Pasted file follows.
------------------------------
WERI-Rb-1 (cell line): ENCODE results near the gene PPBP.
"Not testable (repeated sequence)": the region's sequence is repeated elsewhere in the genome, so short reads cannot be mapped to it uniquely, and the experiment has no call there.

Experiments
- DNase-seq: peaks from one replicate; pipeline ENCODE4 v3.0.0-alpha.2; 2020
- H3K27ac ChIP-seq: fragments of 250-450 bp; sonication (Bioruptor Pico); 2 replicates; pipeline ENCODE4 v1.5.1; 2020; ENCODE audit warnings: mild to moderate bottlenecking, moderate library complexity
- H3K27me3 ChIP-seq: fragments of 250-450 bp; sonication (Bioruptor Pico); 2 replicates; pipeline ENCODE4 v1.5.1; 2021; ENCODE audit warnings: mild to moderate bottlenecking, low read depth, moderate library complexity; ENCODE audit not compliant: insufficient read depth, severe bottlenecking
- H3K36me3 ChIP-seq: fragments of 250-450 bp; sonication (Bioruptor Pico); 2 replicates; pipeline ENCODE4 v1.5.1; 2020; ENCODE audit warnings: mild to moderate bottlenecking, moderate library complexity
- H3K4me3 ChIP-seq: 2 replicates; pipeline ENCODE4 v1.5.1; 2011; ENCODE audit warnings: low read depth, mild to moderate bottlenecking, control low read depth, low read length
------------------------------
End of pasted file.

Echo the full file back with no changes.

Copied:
WERI-Rb-1 (cell line): ENCODE results near the gene PPBP.
"Not testable (repeated sequence)": the region's sequence is repeated elsewhere in the genome, so short reads cannot be mapped to it uniquely, and the experiment has no call there.

Experiments
- DNase-seq: peaks from one replicate; pipeline ENCODE4 v3.0.0-alpha.2; 2020
- H3K27ac ChIP-seq: fragments of 250-450 bp; sonication (Bioruptor Pico); 2 replicates; pipeline ENCODE4 v1.5.1; 2020; ENCODE audit warnings: mild to moderate bottlenecking, moderate library complexity
- H3K27me3 ChIP-seq: fragments of 250-450 bp; sonication (Bioruptor Pico); 2 replicates; pipeline ENCODE4 v1.5.1; 2021; ENCODE audit warnings: mild to moderate bottlenecking, low read depth, moderate library complexity; ENCODE audit not compliant: insufficient read depth, severe bottlenecking
- H3K36me3 ChIP-seq: fragments of 250-450 bp; sonication (Bioruptor Pico); 2 replicates; pipeline ENCODE4 v1.5.1; 2020; ENCODE audit warnings: mild to moderate bottlenecking, moderate library complexity
- H3K4me3 ChIP-seq: 2 replicates; pipeline ENCODE4 v1.5.1; 2011; ENCODE audit warnings: low read depth, mild to moderate bottlenecking, control low read depth, low read length